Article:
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Uncle of the Bride 

Wesley & Edie's daughter Glenda is getting married, and Clegg and Compo make a new friend in Edie's brother Seymour. Foggy has left to take over an egg decorating business he inherited.


(as Alan J. W. Bell)






Episode cast overview, first billed only:
Nora Batty
'Crusher' Milburn
Derek Ware ...
Rosemary Chamney ...
Albert Welch ...
Brenda Halbrook ...


Preparations are underway for the wedding of Glenda, Wesley's daughter. Her uncle Seymour, a retired headmaster and enthusiastic inventor, is organising the stag party for the groom, Barry, and manages to lose him down a hole on the moors. With the assistance of Seymour's 'Self-propelled wheelbarrow' the groom gets to the church just on time. Written by Mort Kingsley

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Release Date:

1 January 1986 (UK)  »

Company Credits

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Technical Specs


| (DVD)

Sound Mix:


Aspect Ratio:

1.33 : 1
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Did You Know?


In this series Seymour is presented for the first in the episode "Uncle of the Bride". We are told he is meeting Compo and Cleggthem for the first time, yet in the prequel First of the Summer Wine Seymour is supposed to be a school and work colleague of theirs. See more »


Follows Last of the Summer Wine (1973) See more »

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User Reviews

Back to school
17 December 2016 | by See all my reviews

This is the third age of Last of the Summer Wine with Brian Wilde leaving as Foggy and this programme introducing the new third man in Seymour Utterthwaite.

Both director Alan Bell and writer Roy Clarke expanded the cast in the previous series. We had Howard, Pearl and Marina. Wesley returned for a few episodes and bigger roles for Nora, Wally and Ivy with Crusher.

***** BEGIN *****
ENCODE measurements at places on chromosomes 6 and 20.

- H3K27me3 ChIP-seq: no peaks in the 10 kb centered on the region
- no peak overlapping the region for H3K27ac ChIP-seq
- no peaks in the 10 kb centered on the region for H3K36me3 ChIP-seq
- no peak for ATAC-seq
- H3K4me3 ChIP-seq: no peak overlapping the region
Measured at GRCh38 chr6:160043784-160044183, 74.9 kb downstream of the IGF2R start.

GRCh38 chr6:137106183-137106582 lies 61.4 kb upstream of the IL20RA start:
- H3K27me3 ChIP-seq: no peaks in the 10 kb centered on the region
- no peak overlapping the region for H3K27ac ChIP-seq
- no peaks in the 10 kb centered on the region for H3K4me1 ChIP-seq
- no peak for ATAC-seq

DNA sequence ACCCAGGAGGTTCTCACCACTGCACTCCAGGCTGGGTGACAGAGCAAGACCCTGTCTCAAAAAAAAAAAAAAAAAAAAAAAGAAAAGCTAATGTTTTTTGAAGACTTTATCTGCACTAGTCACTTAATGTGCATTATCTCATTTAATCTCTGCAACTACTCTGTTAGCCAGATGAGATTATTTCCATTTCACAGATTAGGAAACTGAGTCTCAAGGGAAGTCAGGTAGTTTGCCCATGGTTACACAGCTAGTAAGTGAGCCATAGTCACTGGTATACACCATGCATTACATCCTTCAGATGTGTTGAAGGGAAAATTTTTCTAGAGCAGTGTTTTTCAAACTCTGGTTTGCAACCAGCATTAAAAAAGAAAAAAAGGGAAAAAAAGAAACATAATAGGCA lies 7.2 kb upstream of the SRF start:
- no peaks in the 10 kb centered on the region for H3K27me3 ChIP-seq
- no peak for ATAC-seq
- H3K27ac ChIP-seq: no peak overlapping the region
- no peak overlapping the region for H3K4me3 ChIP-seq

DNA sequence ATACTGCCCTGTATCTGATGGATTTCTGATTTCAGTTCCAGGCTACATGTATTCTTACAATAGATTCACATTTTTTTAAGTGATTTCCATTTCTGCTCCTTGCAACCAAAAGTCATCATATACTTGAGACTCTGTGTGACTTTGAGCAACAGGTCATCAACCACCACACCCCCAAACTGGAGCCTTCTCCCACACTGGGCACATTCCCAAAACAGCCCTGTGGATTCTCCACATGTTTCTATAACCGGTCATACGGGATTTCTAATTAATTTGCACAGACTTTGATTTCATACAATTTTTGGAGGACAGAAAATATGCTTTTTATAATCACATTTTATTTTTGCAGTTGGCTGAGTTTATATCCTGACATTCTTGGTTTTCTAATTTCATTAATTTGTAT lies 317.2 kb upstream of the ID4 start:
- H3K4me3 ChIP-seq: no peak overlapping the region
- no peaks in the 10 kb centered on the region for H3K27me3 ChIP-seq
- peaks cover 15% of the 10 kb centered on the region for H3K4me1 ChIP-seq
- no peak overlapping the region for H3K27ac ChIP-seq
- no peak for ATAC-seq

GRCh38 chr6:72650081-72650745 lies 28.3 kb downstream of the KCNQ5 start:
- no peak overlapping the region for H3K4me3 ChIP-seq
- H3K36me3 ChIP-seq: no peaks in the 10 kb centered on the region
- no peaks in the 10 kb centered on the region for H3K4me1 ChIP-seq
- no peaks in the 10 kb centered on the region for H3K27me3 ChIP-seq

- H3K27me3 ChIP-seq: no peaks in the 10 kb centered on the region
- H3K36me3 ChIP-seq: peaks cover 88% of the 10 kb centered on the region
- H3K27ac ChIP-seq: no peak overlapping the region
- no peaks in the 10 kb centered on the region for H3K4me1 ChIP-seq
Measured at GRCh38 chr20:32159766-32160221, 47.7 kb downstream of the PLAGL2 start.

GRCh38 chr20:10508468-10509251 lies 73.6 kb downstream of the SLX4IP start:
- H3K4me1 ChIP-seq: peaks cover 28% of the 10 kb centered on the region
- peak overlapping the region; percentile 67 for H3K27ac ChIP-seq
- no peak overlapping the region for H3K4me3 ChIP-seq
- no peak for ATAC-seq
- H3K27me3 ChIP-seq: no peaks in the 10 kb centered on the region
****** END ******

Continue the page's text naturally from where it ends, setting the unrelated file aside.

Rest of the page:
Here we see Wesley's wife Edie played by Thora Hird and their daughter Glenda who is the bride getting married to Building Society clerk, Barry. Seymour (Michael Aldridge) is Wesley's brother in law, a madcap inventor and former headmaster who now runs a correspondence school.

Wesley dislikes him, he thinks he is a pillock as he takes his clean washing back to him, this time accompanied by Compo and Clegg, now at a loss as Foggy has gone off to run a decorative egg business.

It is not long before they realise that Seymour is crackers as he demonstrates his latest cracking contraption, a self driving wheelbarrow. Seymour is a man out of his time, talking about his former pupils as little people. You can guess that to him the golden age was village life back in the 1950s, even if that might had been delusional.

Wally meanwhile has taken a shine to a lost whippet which he wants to adopt but Nora is having none of it. As Wally has a heart to heart with the whippet, he tells him that all they have to do is get Nora to like him and they will be alright.

Ivy gives some advice to Crusher that if he is looking for a woman it has to be the right one, someone in need of help. He ends up helping out Marina when she damages her shoe on the way to church much to Ivy's displeasure.

Uncle of the Bride which was a Christmas special was an expensive production made to look like a television film. As Alan Bell said in an interview at the time, the idea was to be like an Ealing comedy and this is the direction the show takes from now on. Even in the post credit sequence we see the police and fire engine arriving as the wheelbarrow explodes.

The episode is about Glenda marring Barry. The new trio take Barry out for a drink the night before his wedding and he ends up running across dales barefoot and falls down a hole.

I presume the couple were meant to be 30 something although young Barry was played by actor Mike Grady well known to viewers from the comedy Citizen Smith and he was 40 years old when this was made. It means young Barry was almost 65 years old when the series ended and he sort of looked it. Maybe a casting faux pas in retrospect.

This was an enjoyable episode, a sense of a long running show taking a new direction. However as a viewer the loss of Foggy was badly felt by me and Seymour was hard to accept. The show goes on with his weekly wacky inventions which they would later drop, they would also make this stranger as someone who Compo and Clegg once knew as kids.

However the way Seymour initially talks to Compo and Clegg in a pompous way, treating them like serfs makes it difficult for me to like him. (I let you into a secret, I was happy when Foggy came back.) I can sense with Seymour and Edie, writer Roy Clarke got the idea of Hyacinth Bouquet.

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